I have a little picky eater. I will have no problem with picky eating if he choose to be picky about eating unhealthy stuff like sausages, chips or sweets and eat the vegetables, fruits and milk that are good for him.
Unfortunately, the food he had the most problem with almost anything that is green in colour, milk and most other fruits and vegetables. At age three, he starts to reject almost all the vegetables and fruits we thought we have successfully gotten him to eat. The grandparents, child care teachers and other well meaning friends and relatives all offered advise and opinions. Some question the parenting method.
Cut the food small and give him everything. He will just refuse to eat or spit it out. Once, we were silently congratulating ourselves when he starts munching a chicken burger with lettuce when he release the “foreign object” in his mouth and subsequently vomit everything out. After he realize our scheme, he will carefully inspect his food and conduct a smell test before he proceed. The little bits of carrots and peas get pick out of fried rice. The onions in fried eggs got pulled out.
Say it’s crunchy and juicy and eat vegetables in front of him. He tells us we can have his too since we like it so much and no amount of coaxing, forcing or negotiation can get him to eat it. We will go “This is yummy and good for you” and my picky eater will pick the vegetables all out and feed them to me, going “ah..its good for mummy”
Is there a problem with picky eating?
Everyone will have some preference about their food. adults have food that they hardly eat and some they love. The main worry comes when the picky eating gets to a point where the child is not getting the nutrition he needs and not getting into the habit of healthy eating that may not be good for them in the long run.
It does cause more problems at childcare and preschool where the kids who picks may go hungry where the menu is fixed and kids who picks on their food go hungry. Some kids learn to say they are not hungry or full to avoid eating the things they don’t like.
Take it easy. Don’t be too hard on yourself.
Well meaning people will have opinions about why my little one is not eating his vegetables. It was me not feeding it to him when he is weening. I am not firm with him to make him eat, I am not trying hard enough, doing it often enough or doing it correctly. These may all be true and I did blame myself at some point for my little boy not eating healtier.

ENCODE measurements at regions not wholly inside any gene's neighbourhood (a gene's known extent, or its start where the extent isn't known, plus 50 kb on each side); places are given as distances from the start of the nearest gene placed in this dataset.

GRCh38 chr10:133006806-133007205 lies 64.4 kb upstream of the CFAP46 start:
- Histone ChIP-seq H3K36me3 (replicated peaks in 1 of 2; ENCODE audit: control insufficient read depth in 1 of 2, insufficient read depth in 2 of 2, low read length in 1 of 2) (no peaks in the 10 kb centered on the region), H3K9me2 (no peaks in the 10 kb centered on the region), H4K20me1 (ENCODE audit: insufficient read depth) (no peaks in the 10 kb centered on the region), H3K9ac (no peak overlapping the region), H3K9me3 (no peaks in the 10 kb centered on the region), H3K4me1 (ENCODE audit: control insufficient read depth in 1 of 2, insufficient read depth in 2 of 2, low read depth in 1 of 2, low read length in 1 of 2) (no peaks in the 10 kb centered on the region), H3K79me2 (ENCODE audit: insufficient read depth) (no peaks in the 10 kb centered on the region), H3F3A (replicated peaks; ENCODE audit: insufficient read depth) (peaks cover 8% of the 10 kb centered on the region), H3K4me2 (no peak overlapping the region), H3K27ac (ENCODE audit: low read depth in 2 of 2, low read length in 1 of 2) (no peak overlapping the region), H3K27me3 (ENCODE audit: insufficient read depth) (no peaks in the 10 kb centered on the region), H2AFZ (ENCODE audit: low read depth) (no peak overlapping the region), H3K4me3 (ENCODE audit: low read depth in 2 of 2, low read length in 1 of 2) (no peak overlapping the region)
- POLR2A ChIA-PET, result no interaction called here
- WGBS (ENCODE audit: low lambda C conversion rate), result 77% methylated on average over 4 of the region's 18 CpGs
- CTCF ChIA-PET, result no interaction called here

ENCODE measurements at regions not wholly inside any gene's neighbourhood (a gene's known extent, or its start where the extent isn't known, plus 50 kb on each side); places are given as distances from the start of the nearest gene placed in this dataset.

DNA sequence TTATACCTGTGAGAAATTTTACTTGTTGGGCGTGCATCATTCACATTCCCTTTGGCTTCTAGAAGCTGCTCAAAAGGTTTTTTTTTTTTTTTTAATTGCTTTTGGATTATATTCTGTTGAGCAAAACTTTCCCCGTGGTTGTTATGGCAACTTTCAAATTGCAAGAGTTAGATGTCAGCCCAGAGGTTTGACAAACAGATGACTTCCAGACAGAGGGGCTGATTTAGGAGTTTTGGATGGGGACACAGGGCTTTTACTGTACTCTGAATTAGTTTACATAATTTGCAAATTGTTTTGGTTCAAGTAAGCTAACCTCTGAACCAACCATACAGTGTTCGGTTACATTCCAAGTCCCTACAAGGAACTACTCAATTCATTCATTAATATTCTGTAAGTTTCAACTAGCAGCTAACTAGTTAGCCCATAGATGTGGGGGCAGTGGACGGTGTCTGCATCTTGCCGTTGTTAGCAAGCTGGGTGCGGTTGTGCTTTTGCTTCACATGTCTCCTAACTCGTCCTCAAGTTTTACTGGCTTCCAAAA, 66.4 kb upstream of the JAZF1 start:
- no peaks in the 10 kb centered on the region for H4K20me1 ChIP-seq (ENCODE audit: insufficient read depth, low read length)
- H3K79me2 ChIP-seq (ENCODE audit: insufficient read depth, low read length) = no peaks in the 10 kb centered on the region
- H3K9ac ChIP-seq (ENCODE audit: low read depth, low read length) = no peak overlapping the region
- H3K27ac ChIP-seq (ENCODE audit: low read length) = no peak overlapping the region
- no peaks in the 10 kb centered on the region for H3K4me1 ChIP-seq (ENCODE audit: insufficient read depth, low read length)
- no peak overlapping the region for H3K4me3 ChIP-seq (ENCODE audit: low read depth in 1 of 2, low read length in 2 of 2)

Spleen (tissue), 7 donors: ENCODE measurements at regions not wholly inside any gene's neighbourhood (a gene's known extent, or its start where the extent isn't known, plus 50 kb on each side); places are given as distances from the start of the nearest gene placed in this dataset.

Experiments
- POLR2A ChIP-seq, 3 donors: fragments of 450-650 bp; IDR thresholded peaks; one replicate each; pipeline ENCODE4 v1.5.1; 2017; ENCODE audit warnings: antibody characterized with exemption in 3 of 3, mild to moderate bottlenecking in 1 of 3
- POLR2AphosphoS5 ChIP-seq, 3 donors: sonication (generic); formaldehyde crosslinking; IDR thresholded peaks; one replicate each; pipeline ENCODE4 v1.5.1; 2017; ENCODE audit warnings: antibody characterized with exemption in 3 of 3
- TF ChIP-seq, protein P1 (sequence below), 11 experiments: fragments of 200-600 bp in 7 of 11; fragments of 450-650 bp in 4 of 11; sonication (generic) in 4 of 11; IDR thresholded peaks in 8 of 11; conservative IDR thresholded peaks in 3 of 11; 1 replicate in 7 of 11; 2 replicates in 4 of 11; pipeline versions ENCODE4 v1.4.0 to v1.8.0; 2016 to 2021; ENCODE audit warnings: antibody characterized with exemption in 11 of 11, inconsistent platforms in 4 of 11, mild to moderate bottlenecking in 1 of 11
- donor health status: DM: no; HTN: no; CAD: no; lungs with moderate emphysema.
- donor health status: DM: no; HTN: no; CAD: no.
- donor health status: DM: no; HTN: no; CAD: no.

It’s when I share more of my kid’s eating woes with more parents when I realize that I am not alone . Some parents who have more than one kids clams they did everything the same with each of their kids and one will turn out to be picky while the others are okay with most food. Others will have kids who eat the vegetables and fruits with no problem.
So don’t be too hard on yourself. It’s not your fault.
Meals times should be good times. Do not get stress up and force the child to eat.
Pressured with advise to be firm with my child on eating, we have our fair share of tantrums and red faces at the dinning table. Having a good meal with friends and family should be an enjoyable time. After many unpleasant meals trying to get my picky eater to take his vegetables, I finally come to a conclusion not to get stress up over what he eats. It only make meal time a war time over food rather than a time for us to enjoy and bond.
Researching about what to do with my picky eater also support not forcing kids to eat a particular food. So take it easy.
Work with what they do eat.
That does not mean that I gave up on getting my picky eater to eat more food.
Since my main concern is whether my kid gets enough nutrition he needs, I start finding out ways to incorporate them in the meals. Many parents have found means to give their picky eaters the nutrients too. Does the child takes milk or juice? One parent I know have a child who does not takes fruits or vegetables just make sure that they have juice everyday to make sure they have enough vitamins. Another parent just make sure her picky eater drink enough milk in addition to what she would eat.